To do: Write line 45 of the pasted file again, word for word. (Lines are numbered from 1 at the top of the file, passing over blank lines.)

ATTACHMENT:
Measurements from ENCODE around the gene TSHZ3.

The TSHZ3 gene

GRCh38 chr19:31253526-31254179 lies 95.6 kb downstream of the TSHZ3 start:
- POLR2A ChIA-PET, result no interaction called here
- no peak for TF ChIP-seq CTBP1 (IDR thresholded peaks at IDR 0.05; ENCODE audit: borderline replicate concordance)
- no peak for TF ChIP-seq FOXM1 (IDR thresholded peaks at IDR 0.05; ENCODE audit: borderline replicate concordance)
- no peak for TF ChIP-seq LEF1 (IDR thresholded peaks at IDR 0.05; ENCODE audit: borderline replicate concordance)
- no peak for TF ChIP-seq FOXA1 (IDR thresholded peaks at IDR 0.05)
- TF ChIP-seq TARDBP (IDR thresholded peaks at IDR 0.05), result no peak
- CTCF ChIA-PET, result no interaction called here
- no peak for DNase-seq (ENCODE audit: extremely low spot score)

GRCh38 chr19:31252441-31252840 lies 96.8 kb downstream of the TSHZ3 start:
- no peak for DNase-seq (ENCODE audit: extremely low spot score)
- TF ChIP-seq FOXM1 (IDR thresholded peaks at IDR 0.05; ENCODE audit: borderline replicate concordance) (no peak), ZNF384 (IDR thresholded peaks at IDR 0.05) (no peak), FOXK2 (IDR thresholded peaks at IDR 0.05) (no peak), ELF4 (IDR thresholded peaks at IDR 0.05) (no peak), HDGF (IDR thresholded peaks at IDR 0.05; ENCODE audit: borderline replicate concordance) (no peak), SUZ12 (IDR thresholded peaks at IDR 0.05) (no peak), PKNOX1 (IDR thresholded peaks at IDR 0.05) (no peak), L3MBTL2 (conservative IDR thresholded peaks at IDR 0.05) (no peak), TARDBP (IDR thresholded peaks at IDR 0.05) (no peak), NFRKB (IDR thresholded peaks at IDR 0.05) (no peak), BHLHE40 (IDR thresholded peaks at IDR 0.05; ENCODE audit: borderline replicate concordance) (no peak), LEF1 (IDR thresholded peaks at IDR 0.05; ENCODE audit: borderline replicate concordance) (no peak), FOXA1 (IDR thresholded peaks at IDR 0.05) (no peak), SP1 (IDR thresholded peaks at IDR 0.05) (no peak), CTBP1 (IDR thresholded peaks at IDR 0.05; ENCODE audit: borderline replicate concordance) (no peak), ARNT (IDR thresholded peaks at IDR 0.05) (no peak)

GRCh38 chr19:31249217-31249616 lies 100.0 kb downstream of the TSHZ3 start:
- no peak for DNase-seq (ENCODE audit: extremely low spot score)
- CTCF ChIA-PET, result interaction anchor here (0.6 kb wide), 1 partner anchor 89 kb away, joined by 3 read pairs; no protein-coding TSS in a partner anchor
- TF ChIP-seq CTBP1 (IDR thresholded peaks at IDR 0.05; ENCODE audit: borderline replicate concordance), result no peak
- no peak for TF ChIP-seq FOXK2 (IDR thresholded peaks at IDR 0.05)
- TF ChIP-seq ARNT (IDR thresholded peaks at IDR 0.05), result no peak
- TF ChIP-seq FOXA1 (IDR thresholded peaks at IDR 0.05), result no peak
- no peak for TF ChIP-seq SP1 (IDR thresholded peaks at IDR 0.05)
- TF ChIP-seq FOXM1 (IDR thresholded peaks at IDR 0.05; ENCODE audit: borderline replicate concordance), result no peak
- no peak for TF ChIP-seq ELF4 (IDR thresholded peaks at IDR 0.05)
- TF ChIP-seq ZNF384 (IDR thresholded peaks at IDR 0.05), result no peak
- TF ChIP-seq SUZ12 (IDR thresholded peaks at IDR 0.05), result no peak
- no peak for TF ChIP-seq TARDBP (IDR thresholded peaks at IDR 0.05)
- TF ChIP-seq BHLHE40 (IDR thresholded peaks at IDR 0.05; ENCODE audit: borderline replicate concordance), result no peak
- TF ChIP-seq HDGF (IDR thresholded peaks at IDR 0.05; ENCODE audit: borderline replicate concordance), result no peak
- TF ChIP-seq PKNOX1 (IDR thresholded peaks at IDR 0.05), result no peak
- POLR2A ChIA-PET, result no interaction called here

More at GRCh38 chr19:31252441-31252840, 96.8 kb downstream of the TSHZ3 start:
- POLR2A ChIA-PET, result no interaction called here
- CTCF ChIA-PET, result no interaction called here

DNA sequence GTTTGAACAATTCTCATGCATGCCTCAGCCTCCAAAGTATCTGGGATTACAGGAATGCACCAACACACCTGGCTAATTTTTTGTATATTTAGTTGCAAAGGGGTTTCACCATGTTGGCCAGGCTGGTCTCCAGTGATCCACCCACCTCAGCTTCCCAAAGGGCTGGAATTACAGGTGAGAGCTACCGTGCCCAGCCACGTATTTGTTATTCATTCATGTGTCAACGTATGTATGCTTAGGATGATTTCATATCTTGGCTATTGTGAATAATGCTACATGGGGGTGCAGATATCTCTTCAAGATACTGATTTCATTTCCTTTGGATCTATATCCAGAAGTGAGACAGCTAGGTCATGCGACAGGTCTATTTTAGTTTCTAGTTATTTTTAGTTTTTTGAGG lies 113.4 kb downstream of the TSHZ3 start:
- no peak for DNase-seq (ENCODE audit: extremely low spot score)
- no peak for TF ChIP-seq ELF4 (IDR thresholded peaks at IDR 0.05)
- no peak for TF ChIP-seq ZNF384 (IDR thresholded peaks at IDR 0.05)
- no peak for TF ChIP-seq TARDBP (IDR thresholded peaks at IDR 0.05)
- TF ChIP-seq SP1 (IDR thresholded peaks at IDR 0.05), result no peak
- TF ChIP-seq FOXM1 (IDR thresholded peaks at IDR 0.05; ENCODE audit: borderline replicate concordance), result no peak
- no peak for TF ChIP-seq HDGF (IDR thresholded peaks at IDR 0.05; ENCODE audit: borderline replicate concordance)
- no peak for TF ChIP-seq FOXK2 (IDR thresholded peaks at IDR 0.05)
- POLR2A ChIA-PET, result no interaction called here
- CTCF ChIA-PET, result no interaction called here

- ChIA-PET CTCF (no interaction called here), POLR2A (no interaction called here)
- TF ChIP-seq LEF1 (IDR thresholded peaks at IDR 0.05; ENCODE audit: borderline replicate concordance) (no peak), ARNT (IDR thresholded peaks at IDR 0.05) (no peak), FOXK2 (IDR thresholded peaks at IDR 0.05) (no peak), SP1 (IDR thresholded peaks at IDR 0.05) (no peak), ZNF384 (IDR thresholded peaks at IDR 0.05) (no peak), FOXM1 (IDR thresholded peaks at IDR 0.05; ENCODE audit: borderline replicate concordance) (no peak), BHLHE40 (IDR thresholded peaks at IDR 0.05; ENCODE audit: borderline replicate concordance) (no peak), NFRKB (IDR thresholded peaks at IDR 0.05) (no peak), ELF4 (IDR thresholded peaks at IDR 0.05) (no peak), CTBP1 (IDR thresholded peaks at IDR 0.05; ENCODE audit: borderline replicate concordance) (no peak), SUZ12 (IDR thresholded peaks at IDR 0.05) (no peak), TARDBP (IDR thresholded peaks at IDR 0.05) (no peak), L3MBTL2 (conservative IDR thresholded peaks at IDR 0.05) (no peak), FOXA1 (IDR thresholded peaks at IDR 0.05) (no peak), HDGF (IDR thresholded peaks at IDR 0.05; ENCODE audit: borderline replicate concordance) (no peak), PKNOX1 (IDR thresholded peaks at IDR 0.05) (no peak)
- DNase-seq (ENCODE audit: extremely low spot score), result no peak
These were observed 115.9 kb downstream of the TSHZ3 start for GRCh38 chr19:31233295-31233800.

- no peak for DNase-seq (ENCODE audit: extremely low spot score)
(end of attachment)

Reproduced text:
- CTCF ChIA-PET, result no interaction called here